Hanna Somatic Education teaches a technique used in no other form of Somatic Education: pandiculation. Instead of stretching in order to relax tight muscles, clients learn to re-set muscle length and improve motor function through the use of pandiculation (active lengthening from a contraction of a muscle group, similar to a yawn). This technique stimulates the brain and nervous system to release chronic muscle spasms so that the brain can take back voluntary control of otherwise involuntarily contracted muscles.

Emphasis is put on Somatic Exercises: a series of very gentle, easy self-care exercises that improve movement, balance, coordination, and flexibility. Through daily repetition these exercises create improved self-awareness, and self-monitoring, which increase one’s ability to be self-correcting in postural habits and overall movement.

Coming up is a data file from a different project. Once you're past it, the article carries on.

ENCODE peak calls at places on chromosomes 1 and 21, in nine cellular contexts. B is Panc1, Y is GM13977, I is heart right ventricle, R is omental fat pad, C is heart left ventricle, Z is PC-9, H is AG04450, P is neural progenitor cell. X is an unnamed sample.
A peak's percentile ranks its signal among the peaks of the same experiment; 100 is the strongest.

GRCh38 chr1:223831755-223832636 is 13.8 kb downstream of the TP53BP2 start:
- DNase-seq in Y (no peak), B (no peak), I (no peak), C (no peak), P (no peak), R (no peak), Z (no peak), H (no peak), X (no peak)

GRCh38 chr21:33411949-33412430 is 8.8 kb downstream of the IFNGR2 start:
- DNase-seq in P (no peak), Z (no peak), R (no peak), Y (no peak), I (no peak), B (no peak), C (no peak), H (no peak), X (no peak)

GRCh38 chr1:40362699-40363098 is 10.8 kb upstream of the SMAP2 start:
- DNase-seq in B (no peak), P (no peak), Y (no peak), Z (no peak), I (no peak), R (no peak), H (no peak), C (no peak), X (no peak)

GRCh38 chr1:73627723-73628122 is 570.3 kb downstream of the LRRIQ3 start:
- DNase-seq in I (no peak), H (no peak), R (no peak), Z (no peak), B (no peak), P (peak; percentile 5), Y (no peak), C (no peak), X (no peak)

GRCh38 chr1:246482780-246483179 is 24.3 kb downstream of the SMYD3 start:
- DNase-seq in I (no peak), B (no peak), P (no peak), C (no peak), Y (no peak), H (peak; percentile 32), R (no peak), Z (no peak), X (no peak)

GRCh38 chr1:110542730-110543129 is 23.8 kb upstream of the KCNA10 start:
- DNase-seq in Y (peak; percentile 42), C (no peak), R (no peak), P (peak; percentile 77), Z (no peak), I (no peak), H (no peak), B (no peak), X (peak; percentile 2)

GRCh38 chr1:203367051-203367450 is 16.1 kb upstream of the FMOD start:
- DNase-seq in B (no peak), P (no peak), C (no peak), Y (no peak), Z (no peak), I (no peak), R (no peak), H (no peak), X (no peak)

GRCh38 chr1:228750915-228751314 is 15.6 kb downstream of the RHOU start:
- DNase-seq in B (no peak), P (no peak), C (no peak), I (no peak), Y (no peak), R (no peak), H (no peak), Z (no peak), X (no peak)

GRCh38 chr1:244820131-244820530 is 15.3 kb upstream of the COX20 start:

Reversing Sensory Motor Amnesia addresses chronic muscle pain at its root cause – the brain – and the way in which the brain senses and controls movement. The implications for improving one’s overall health cannot be underestimated. Improved muscle function and body awareness translates into improved physiological health and the ability to be stress resilient and maintain physical independence and mobility as one ages.

In 2010, physiotherapists at the Sahlgrenska Institute in Gothenburg, Sweden found that individuals that experienced pain consquently limited their movement, which resulted in less body awareness and did nothing to alleviate their pain. When patients with back pain were taught “sensory motor learning” rather than “exercise therapy,” they had more confidence in their bodily awareness and no longer felt dependent on doctors to treat their back pain.

The findings at the Sahlgrenska Institute support the use of Somatic Education: movement re-education that relaxes tight, painful muscles as an evidence-based modality for treatment of back pain. Swedish physiotherapist Christina Schön-Ohlsson states that, "…inefficient movement patterns gradually become habituated even though the original injury or strain is no longer present." Somatic Education directly addresses this issue.